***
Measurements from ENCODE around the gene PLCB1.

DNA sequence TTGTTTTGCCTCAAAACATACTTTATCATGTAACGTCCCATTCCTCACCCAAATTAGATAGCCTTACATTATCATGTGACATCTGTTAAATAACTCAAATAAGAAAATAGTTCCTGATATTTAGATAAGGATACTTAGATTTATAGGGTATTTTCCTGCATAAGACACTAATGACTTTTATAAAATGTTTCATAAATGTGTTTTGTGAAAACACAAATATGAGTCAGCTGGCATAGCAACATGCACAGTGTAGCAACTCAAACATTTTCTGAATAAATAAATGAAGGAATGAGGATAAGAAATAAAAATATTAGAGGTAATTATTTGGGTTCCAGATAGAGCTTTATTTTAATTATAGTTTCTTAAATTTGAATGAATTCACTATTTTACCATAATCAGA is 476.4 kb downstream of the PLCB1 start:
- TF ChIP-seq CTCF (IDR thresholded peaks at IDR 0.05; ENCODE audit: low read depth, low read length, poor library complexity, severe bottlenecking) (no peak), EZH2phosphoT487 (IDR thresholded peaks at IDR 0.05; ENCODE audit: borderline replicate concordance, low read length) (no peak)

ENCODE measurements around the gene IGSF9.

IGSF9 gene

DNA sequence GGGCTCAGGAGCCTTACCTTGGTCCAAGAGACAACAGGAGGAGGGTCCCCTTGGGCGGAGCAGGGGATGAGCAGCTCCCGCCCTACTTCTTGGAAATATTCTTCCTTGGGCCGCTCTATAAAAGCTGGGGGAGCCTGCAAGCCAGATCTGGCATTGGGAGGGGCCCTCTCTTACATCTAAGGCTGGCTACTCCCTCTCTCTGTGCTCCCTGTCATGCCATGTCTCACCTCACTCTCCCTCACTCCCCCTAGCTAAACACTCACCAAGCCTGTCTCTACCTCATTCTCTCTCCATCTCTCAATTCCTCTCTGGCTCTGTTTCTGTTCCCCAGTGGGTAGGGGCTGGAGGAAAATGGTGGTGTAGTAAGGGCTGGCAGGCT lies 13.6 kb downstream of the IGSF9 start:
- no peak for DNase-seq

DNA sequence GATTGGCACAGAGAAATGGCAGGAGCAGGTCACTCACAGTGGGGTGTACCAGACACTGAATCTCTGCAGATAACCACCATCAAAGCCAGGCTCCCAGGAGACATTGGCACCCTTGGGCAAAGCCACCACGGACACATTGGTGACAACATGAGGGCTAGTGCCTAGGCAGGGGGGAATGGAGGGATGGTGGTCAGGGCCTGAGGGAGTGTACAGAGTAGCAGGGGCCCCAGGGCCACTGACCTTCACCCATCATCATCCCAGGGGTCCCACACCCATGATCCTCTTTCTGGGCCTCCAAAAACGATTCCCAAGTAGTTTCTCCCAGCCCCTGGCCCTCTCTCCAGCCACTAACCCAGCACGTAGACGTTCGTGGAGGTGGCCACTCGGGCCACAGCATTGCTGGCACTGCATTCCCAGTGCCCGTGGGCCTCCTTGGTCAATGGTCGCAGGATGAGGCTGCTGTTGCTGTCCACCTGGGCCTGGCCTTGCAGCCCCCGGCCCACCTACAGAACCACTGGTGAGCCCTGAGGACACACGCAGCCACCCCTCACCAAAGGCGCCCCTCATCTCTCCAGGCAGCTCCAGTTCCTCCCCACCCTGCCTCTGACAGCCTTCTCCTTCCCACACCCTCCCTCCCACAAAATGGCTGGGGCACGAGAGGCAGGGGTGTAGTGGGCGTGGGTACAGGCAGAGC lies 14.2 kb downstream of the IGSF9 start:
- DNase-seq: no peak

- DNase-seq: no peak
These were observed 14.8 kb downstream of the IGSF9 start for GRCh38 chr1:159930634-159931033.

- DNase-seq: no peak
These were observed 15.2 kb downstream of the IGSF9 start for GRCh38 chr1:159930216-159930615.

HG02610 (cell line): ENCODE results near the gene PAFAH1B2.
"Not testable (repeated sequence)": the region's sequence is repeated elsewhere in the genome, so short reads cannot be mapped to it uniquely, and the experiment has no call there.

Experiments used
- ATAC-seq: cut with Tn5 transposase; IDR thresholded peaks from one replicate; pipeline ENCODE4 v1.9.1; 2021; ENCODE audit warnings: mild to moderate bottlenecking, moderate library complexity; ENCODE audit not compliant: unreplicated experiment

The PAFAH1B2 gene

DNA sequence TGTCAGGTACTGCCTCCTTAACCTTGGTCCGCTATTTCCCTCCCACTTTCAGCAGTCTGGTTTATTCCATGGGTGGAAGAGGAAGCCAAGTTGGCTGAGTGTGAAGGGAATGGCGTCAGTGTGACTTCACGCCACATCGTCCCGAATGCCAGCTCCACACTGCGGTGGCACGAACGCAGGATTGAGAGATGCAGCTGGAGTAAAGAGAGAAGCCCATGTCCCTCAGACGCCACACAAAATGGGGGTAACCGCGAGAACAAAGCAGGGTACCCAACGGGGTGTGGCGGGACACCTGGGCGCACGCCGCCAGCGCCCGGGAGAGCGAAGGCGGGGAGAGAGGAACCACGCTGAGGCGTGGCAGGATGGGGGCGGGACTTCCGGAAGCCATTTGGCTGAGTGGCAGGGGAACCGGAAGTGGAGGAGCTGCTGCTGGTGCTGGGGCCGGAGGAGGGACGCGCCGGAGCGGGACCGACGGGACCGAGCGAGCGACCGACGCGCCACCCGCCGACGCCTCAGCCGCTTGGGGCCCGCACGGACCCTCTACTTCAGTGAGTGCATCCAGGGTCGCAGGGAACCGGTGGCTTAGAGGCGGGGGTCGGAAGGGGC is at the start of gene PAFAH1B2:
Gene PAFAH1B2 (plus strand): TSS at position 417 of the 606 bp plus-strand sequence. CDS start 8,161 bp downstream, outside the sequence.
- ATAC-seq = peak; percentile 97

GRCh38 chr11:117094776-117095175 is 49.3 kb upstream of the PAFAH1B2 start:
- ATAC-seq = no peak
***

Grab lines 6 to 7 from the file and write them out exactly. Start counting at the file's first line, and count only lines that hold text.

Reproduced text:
DNA sequence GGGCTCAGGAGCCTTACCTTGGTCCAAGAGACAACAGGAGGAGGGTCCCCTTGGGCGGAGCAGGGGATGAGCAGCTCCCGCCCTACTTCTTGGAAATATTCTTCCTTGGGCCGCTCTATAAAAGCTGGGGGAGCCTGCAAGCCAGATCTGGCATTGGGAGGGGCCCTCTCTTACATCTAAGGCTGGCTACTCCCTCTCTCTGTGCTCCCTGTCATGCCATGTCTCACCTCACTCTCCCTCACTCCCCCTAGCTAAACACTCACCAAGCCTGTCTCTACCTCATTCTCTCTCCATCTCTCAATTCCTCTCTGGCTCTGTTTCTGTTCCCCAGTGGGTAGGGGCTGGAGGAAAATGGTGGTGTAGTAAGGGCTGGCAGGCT lies 13.6 kb downstream of the IGSF9 start:
- no peak for DNase-seq